Is Ethanol the Answer What are the Advantages and Disadvantages?
In recent years, due to the rise in gas prices consumers are interested in alternative fuels and alternative fuel vehicles. A study has shown that a significant number are interested in certain types of alternative fuel vehicles. However, a significant number of responses are skeptical. A high number of respondents are interested in hybrid-electric vehicles, hydrogen fuel cell vehicles, and natural gas vehicles. The vehicle types that draw the most skepticism are bio fuel vehicles (44%), diesels (43%), and electric vehicles (42%) according to Global Refining and Fuels Report.
What is Ethanol?
Ethanol is an alternative fuel that is made from corn in the United States and sugar cane in Brazil. It is a staple for Midwestern states such as Iowa and Minnesota. This alternative fuel is made up of 85% alcohol and 15% gasoline. Ethanol is also a renewable resource and can be produced from a variety of sources. In addition, it can be delivered in our existing fuel infrastructures.
Operating vehicles on ethanol has its advantages and disadvantages. According to Fuel of the Future, one of the disadvantages of operating a vehicle on pure alcohol is that it doesn’t provide very good cold weather starting capabilities because it doesn’t evaporate quickly at the colder temperatures that many Canadians experience in the winter. In order to provide better cold starting capabilities and to prevent some from drinking the fuel, companies mix 15% gasoline with 85% alcohol. This is known as E85. In order to use E85, your vehicle must be a Flex-fuel vehicle. A flex-fuel vehicle is designed to operate on a combination of gasoline and alcohol. Special sensors and programs monitor the amount of alcohol in the fuel and modify the fuel injection rate. Some auto manufactures offer Flex-Fuel vehicles for sale. For instance, Ford F150, Nissan Titan, Chevy Tahoe, GMC Yukon, and Chevrolet Impala are available as Flex-Fuel vehicles.
Another disadvantage is finding fuel. In the United State, there are less than 700 stations out of 170,000 that offer ethanol. “The situation is worse in Canada. You will have to go to Ottawa in order to fill up,”. In Canada, up to 10% of ethanol is already being added to gasoline. This amount of ethanol can be used in regular gas powered fuel injection vehicles (Winnipeg Free Press June 28, 2006).
Currently bio fuels are a marginal additional stress on water supplies at the regional to local scale. However, significant acceleration of bio fuel production could cause much greater water quantity problems depending where crops are grown (The Nation’s Health 37.10 Dec. 2007). In 2007, President Bush called for the production of 35 billion gallons of ethanol by 2017. Another concern raised is the impact fertilizers and pesticides used in bio fuel agriculture and the water consumed for the production of ethanol.
There are some positive advantages of using E85. If you already own a Flex-Fuel vehicle, you can use regular gasoline in it and switch to E85 at any time. Another advantage of using E85 is that it cuts down on the production of greenhouse gasses. Another advantage is that because of the blending sources of ethanol, it limits the amount of oil being consumed. While providing for cleaner burner fuel (Knight Ridder/Tribune May 17, 2006).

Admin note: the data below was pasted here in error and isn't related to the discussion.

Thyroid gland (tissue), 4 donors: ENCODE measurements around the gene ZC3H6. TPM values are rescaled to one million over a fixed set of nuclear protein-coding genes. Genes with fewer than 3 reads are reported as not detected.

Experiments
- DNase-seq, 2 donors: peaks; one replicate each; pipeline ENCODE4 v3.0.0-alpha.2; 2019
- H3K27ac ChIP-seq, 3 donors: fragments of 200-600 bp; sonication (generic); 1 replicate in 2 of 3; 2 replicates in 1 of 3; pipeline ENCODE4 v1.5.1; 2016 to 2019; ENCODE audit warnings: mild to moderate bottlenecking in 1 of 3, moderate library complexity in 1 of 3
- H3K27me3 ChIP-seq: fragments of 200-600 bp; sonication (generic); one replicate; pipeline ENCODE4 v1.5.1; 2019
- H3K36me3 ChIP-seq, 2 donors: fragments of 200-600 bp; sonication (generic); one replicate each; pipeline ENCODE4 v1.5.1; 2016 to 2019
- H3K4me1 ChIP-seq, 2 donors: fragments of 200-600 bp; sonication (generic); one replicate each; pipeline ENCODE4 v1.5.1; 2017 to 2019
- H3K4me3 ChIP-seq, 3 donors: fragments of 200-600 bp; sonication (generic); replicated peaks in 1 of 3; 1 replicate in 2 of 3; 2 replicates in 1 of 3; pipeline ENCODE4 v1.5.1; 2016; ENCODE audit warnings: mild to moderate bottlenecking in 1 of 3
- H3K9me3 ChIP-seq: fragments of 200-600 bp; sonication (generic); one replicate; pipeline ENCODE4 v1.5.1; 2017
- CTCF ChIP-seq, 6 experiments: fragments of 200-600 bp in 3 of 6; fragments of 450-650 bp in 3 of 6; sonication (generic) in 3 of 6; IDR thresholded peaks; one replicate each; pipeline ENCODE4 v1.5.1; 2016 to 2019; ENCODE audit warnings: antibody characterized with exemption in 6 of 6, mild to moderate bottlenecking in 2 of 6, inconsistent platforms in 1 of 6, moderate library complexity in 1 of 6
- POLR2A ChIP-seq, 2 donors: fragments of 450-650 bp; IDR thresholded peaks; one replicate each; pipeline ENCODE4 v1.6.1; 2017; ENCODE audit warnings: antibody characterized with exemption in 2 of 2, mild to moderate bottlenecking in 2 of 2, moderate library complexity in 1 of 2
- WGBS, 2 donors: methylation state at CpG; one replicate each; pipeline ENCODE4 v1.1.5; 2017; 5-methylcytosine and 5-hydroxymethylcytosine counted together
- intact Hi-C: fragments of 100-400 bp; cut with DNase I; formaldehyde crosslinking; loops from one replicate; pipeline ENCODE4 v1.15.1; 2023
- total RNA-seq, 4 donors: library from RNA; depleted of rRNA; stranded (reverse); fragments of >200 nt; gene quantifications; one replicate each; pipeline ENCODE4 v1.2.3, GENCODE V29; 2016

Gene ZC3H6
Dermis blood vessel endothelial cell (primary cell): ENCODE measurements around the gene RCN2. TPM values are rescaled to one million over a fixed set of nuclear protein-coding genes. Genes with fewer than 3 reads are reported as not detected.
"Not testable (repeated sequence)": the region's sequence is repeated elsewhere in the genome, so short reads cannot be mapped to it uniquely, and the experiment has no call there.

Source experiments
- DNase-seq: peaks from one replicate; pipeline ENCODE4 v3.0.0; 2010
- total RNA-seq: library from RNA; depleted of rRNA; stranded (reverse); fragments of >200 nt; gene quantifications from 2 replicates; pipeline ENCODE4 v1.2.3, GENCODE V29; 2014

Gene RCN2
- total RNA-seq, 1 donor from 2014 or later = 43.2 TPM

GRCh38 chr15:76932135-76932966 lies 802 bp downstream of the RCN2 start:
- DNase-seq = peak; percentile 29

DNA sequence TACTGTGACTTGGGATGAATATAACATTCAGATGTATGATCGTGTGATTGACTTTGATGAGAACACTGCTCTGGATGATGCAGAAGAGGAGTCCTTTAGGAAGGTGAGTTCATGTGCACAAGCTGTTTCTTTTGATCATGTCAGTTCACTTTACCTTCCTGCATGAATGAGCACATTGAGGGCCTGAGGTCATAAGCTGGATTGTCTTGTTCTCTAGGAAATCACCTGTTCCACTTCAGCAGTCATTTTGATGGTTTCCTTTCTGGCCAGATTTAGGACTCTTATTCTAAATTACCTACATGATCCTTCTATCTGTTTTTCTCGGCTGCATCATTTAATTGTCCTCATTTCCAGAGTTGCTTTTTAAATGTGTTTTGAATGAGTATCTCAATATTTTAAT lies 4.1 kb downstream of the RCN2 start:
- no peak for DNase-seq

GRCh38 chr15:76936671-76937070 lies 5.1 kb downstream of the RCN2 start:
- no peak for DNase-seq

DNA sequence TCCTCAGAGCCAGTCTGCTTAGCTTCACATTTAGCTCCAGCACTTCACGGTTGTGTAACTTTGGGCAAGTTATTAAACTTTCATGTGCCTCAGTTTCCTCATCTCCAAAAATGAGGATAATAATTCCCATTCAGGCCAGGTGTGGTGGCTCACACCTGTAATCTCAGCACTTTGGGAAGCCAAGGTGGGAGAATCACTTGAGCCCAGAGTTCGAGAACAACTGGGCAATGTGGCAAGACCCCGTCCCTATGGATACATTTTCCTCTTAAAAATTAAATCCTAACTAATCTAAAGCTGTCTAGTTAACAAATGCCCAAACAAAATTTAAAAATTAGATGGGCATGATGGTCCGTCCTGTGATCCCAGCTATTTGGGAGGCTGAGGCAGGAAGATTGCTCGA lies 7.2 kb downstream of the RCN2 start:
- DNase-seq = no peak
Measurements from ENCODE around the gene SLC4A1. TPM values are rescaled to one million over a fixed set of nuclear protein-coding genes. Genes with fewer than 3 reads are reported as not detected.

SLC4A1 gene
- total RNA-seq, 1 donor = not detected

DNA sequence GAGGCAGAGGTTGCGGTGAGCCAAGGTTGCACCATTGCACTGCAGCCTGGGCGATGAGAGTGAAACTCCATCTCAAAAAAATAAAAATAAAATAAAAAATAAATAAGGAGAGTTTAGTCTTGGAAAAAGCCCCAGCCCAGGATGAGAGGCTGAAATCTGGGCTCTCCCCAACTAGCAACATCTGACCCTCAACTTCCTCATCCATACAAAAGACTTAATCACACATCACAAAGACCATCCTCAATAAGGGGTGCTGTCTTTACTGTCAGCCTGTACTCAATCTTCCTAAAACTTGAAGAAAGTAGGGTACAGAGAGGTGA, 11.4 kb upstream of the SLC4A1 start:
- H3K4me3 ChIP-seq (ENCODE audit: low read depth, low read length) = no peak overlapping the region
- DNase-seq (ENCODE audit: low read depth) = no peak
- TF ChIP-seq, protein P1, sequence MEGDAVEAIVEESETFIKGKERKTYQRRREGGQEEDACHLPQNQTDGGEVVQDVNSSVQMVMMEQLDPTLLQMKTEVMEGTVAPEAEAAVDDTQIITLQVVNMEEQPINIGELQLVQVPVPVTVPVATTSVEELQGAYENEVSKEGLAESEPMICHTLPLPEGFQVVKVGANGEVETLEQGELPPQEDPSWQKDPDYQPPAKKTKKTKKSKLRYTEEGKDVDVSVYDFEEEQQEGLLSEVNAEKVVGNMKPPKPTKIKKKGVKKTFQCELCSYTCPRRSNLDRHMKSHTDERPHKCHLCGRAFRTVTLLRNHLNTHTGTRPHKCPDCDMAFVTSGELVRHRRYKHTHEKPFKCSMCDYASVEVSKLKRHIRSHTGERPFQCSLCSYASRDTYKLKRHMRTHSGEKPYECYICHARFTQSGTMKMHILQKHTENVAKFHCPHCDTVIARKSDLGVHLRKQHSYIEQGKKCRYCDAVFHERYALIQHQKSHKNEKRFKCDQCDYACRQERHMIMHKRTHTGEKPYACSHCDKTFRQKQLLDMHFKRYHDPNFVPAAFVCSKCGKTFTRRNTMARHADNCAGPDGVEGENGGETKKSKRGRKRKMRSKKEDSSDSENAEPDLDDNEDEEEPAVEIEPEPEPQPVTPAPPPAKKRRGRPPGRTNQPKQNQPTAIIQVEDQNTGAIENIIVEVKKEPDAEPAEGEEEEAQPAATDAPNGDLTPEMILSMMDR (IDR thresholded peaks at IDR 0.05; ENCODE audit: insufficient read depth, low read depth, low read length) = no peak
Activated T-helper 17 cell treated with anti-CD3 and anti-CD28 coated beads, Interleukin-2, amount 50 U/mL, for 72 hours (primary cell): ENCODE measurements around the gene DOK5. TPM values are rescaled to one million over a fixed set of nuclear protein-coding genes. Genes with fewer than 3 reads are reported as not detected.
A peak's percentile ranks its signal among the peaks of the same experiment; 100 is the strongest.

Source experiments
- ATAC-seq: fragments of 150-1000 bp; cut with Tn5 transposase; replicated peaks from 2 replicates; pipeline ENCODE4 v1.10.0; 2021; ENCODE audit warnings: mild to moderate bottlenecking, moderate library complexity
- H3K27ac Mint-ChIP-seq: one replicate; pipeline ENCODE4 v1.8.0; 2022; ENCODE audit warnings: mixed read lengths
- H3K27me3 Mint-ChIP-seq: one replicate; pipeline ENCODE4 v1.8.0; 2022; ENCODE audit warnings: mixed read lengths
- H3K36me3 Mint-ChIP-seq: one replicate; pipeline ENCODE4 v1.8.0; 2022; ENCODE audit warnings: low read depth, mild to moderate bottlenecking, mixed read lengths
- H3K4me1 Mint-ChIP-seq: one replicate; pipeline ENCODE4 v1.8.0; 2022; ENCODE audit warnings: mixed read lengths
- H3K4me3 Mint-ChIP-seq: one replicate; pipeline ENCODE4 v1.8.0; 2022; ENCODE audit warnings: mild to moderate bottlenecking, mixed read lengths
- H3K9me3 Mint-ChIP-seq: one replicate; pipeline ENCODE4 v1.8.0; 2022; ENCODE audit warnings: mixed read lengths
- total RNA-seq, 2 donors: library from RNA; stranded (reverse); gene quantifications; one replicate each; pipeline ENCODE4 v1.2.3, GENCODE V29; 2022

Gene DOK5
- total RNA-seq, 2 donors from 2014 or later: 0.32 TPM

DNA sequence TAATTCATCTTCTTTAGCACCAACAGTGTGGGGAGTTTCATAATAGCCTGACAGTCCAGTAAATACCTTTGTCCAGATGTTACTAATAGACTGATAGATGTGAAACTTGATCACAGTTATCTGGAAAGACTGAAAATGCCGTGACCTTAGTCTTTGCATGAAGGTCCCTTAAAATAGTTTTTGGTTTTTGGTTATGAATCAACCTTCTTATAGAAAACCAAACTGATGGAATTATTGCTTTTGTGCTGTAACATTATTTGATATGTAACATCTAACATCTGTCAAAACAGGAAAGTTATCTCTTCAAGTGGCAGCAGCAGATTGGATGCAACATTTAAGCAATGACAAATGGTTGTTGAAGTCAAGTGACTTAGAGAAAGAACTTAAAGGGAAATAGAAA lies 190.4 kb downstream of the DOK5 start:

Debating the Pros and Cons
According to “Debating the Pros Cons of Ethanol” Dinnen believes that an ethanol plant like the one being built in Hopewell should bring $150 million to $200 million to the local economy in income to local farmers, grain hauler, plant workers, and others. On the other hand, Green believes that ethanol benefits from the government which includes a tariff that keeps cheaper ethanol from entering United States However, Green argues that ethanol is bad because it raises energy costs when you do not need it. Dinnen argues that “There is no energy market anyplace in the world without some kind of government support including gasoline. That is because energy is too important to the economies in every country on the globe.” ( Richmond Times Dispatch November 23, 2008).
The Hopewell plant will produce ethanol from barley. The ethanol that is produced in the United States is made from corn. According to Green, ethanol made from barley is less harmful because it would require less usage of fertilizer and pesticides. However, using barley for ethanol would mean plowing more farm land. Another benefit from ethanol is that carbon dioxide traps heat in the atmosphere and ethanol’s greenhouse emissions are 30% lower than gasoline. This is because the source of ethanol removes carbon dioxide from the air when it is growing. Carbon dioxide returns to the air when it is burned in cars. Green further explain that ethanol is the only transportation fuel that has any greenhouse benefit.
When it comes to considering ethanol there are many pros and cons that have to be taken into consideration. Hopefully it will become more widely used in order to lower the United States’ dependency on foreign oil, improve the environment, and and help lower fuel costs.
“Debating Pros, Cons of Ethanol.” Richmond Time Dispatch November 23, 2008
“Fuel of the Future? E85 has is pros, cons; lower fuel economy, lack of filling stations today; less cost lower emissions tomorrow.” Winnipeg Free Press June 28, 2006
“Biofuels in the U.S.-Challenges and Opportunities Report”. Kent S. Hoekman Renewable Energy 34.1 (Jan. 2009 http://find.galegroup.com/ips/start.do?/prodld=IPS>.
“Raising Ethanol Production Could Threaten Water Supply.” The Nation’s Health. 37.10 Dec. 2007.